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MAMELI—MAMIANI DELLA ROVERE

5602. Mamaroneck is served by the New York, New Haven 81 Hartford railway. The township includes the village of Larchmont (pop. in 1910, 1958), incorporated in 1891, and part of the village of Mamaroneck (pop. in 1910, including the part in Rye township, 5699), incorporated in 1895. Larchmont is the headquarters of the Larchmont Yacht Club. The site of Mamaroneck township was bought in 166O from the Indians by John Richbell, an Englishman, who obtained an English patent to the tract in 1668. The first settlement was made by relatives of his on the site of Mamaroneck village in 1676, and the township was erected in 1788. On the 28th of August 1776, near Mamaroneck, a force of American militiamen under Capt. John Flood attacked a body of Loyalist recruits under William Lounsbury, killing the latter and taking several prisoners. Soon afterwards Mamaroneck was occupied by the Queen's Rangers under Colonel Robert Rogers. On the night of the 21st of October an attempt of a force of Americans under Colonel John Haslet to surprise the Rangers failed, and the Americans, after a handto-hand fight, withdrew with 36 prisoners. Mamaroneck was the home of John Peter DeLancey (1753-1828), a Loyalist soldier in the War of Independence, and was the birthplace of his son William Heathcote DeLancey (1797-1865), a well-known Protestant Episcopal clergyman, provost of the University of Pennsylvania in 1827-1832 and bishop of western New York from 18 39 until his death. James Fenimore Cooper, the novelist, married (1811) a daughter of John Peter DeLancey; lived in Mamaroneck for several years, and here wrote his first novel, Precautiori, and planned The Spy.


MAMELI, GOFFREDO (1827-1849), Italian poet and patriot, was born at Genoa of a noble Sardinian family. He received a sound classical education at the Scolopi College, and later studied law and philosophy at the university of Genoa. When nineteen years old he corresponded with Mazzini, to whom he became whole-heatedly devoted; among other patriotic poems he wrote a hymn to the Bandiera brothers, and in the autumn of 1847 a song called “ Fratelli d'Italia, ” which as Carducci wrote, “ resounded through every district and on every battlefield. of the peninsula in 1848 and 184Q.” Mameli served in the National Guard at Genoa, and then joined the volunteers in the Lombard campaign of 1848, but after the collapse of the movement in Lombardy he went to Rome, where the, republic was proclaimed and whence he sent the famous despatch to Mazzini: “Romal Repubblica! Venite! ” At first he wrote political articles in the newspapers, but when the French army approached the city with hostile intentions he joined the Hghting ranks and soon won Garibaldi's esteem by his bravery. Although wounded in the engagement of the 30th of April, he at once resumed his place in the ranks, but on the 3rd of June he was again Wounded much more severely, and died in the Pellegrini hospital on the 6th of July 1849. Besides the poems mentioned above, he wrote hymns to Dante, to the Apostles, “ Dio e popolo, ” &c. The chief merit of his work lies in the spontaneity and enthusiasm for the Italian cause which rendered it famous, in spite of certain technical imperfections, and he well deserved the epithet of “The Tyrtaeus of the Italian revolution.” See A. G. Barrili, “ G. Mameli nella vita e nell' arte, ” in Nuova Antologia (June 1, 1902); the same writer's edition of the Scritti editi ed inediti di G. Mameli (Genoa, 1902); Countess Martinengo Cesaresco, Italian Characters (London, 1901); A. Luzio, Profili Biograjici (Milan, 1905); G. Trevelyan, Garibaldi's Defence of the Roman Republic (London, 1907).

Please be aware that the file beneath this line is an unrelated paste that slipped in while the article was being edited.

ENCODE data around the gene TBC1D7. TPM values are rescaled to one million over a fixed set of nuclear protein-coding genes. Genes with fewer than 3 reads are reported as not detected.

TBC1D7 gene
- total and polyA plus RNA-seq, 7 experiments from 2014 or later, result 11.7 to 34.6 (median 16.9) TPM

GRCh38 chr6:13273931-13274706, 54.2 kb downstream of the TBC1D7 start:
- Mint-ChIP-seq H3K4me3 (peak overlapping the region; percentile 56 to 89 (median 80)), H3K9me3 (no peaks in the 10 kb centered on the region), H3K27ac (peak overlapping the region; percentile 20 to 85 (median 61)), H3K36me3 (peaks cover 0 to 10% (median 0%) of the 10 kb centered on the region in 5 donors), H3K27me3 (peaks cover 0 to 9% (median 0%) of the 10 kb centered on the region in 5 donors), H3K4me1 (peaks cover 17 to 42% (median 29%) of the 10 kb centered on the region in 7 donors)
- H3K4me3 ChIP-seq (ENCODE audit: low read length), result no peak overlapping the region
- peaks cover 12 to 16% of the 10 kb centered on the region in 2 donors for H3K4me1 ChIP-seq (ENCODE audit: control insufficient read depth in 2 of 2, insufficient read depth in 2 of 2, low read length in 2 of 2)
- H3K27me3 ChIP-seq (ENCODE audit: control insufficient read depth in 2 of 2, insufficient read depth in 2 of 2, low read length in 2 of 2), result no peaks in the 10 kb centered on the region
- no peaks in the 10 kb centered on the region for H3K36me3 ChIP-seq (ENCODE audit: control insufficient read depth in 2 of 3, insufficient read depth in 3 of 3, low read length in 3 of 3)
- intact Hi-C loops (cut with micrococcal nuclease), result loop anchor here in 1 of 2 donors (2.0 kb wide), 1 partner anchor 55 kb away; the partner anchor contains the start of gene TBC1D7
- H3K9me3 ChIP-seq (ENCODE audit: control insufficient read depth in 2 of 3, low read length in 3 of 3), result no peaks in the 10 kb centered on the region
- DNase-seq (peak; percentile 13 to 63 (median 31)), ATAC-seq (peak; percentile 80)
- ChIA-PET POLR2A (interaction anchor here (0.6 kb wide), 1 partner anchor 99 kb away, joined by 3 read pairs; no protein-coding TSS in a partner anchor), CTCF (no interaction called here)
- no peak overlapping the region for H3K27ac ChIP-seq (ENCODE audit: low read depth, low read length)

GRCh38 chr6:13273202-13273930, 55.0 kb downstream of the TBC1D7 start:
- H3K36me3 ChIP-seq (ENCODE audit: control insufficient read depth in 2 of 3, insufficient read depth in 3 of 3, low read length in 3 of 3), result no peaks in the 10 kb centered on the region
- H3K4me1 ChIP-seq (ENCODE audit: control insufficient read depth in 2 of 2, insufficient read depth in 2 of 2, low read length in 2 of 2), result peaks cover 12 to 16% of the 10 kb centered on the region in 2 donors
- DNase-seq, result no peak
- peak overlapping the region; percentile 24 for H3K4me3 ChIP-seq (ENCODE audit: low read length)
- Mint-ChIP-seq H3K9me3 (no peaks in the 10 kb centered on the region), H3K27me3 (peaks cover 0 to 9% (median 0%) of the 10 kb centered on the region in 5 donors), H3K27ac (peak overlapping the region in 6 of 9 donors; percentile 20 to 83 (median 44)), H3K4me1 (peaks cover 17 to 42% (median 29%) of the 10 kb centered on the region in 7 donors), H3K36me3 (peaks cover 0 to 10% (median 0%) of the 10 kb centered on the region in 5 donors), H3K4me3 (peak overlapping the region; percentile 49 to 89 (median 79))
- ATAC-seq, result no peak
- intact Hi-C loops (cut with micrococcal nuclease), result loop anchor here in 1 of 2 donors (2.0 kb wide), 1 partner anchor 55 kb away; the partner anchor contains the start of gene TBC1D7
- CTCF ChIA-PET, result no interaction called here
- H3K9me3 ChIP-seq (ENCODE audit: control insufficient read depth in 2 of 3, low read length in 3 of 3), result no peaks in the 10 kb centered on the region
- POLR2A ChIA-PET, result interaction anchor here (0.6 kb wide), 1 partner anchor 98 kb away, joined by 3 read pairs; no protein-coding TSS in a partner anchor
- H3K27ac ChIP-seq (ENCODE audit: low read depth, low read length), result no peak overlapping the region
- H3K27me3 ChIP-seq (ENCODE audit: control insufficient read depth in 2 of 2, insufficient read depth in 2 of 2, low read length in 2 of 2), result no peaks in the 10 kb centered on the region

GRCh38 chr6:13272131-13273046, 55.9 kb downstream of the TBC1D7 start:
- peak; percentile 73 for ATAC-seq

MAMELUKE (anglicized through the French, from the Arabic mamliik, a slave), the name given to a series of Egyptian sultans, originating (1250) in the usurpation of supreme power by the bodyguard of Turkish slaves first formed in Egypt under the successors of Saladin. See EGYPT: History (Moslem period).